Dear Barb – Cats vs. Dogs

Dear Barb,

my husband and I are considering adding a pet to our family, but we are not sure whether we should get a dog or cat. Our three-year-old son loves the neighbour’s dog and he thinks we should get one. While I was growing up we always had dogs, so I know they require a fair amount of care. My mother was a stay-at-home mom, so most of the care for the dogs was left to her. My husband has never had a pet, so he is pretty flexible as to either a dog or cat. We were wondering if you could advise us on what type of pet would best fit into our busy lifestyle. My husband and I both work full-time and our son is in day care all day. Another factor to consider is that we live in a different city from our families and often spend weekends visiting them. Thanks for your help.

Christina in Athabasca

Hi Christina, you obviously realize adopting a pet is a serious undertaking. I will start out by giving you a little information on the different characteristics of dogs and cats.

Both dogs and cats are hunters by nature. Before becoming domesticated, their basic purpose in life was to hunt for food. The dog has been domesticated for at least 14,000 years, while earliest evidence indicates the cat has only been domesticated for about 4,000 years. This history helps to understand why the cat remains a more independent animal than the dog.

The dog is a highly intelligent animal and has the ability to learn a lot more than basic commands. Dogs have been trained to be eyes for the blind and ears for the deaf. However, for most of us, a dog is a companion considered simply another family member. Because dogs are social animals they require more care and companionship than cats. I know a lot of people who work full-time and have dogs that they keep in a crate 8 to 10 hours a day while they are at work. They claim their dogs are happy and content, but I wonder if this is the best treatment for such a social creature. Moreover, I question how healthy is it for a dog to be forced to hold its bladder for such a long time.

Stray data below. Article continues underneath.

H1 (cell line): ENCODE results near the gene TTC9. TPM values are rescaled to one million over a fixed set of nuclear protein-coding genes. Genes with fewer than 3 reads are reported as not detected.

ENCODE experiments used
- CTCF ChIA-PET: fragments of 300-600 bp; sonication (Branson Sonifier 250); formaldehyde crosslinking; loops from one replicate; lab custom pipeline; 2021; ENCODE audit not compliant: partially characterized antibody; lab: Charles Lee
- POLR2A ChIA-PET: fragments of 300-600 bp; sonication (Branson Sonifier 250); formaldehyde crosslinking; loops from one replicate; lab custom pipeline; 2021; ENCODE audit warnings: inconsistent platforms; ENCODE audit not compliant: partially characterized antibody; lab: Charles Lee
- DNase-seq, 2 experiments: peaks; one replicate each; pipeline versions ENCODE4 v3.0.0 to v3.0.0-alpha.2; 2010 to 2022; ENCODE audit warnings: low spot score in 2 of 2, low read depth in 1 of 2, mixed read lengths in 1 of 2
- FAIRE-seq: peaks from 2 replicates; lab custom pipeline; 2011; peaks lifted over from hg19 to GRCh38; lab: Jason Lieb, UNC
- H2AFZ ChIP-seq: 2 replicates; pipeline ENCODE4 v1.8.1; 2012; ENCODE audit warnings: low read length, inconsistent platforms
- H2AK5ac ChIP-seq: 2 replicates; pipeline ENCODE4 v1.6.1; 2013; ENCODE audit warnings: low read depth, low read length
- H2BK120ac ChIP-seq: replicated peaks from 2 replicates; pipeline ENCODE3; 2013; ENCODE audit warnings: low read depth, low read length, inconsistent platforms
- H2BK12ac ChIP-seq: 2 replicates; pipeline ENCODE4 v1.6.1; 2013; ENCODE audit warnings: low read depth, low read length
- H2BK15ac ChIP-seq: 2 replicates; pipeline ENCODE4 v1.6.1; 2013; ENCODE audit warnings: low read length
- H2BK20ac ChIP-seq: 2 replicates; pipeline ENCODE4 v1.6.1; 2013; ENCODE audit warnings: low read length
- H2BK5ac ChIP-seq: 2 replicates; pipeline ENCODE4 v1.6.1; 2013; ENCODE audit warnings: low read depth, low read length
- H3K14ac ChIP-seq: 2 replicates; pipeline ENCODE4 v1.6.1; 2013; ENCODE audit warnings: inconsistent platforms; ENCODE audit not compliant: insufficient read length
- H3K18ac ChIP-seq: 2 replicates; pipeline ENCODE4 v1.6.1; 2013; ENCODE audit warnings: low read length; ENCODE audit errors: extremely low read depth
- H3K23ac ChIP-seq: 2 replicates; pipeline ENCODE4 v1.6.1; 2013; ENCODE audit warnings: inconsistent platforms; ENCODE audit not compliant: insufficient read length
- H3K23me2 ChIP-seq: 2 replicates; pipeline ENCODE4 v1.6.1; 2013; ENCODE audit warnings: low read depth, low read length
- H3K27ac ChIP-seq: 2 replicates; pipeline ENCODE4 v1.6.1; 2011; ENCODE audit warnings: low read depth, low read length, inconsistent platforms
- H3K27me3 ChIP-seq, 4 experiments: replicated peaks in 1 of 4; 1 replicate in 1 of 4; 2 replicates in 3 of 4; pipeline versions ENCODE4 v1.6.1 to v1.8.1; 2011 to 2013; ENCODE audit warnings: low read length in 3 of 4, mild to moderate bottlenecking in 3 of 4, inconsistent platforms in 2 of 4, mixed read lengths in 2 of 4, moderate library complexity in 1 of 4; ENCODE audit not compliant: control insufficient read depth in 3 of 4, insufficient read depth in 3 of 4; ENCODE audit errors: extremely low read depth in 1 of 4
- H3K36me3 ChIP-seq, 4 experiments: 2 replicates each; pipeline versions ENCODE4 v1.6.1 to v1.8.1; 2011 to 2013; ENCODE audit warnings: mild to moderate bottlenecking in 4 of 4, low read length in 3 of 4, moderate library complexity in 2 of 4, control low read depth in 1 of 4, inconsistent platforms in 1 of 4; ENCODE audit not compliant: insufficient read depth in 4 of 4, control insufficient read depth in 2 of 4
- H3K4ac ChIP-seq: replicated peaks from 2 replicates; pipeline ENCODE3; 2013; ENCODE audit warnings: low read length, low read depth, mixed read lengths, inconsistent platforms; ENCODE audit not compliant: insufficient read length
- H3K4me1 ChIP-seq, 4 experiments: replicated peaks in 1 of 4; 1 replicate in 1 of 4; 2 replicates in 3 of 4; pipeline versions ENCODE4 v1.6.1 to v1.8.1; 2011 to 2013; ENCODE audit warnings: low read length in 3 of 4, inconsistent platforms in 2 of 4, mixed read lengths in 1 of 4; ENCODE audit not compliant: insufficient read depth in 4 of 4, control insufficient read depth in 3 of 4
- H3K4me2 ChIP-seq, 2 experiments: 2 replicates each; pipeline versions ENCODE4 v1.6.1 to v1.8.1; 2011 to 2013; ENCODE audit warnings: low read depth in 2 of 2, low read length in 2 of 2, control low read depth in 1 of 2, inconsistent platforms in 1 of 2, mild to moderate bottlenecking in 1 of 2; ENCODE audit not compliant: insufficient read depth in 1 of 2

Cats on the other hand are more self-sufficient animals that are just as happy to be on their own. When you are home, cats hang around wanting some attention, but when you are gone, they sleep or find other ways to amuse themselves. Cats are easy to litter train; usually putting the cat in its litter box a couple of times will suffice. Dogs (puppies) on the other hand can take many months to be completely housebroken. Dogs need exercise daily, whereas cats will find their own level of exercise within the house. Cats can live happily indoors for their entire lives. A pinch of catnip will stimulate cats enough to get the exercise they need. Both dogs and cats need regular checkups from a veterinarian and routine grooming.

I think you already know what my advice will be. Considering the fact that you both work full-time, I think a cat would make the best addition to your family. I know your son wants a dog, but I’m sure he will be happy with a cat, providing you are careful and choose a cat that will suit your household.

E-mail your questions to dearbarb.voice@ausu.org. Some submissions may be edited for length or to protect confidentiality: your real name and location will never be printed. This column is for entertainment only. The author is not a professional counsellor and this column is not intended to take the place of professional advice.

%d bloggers like this: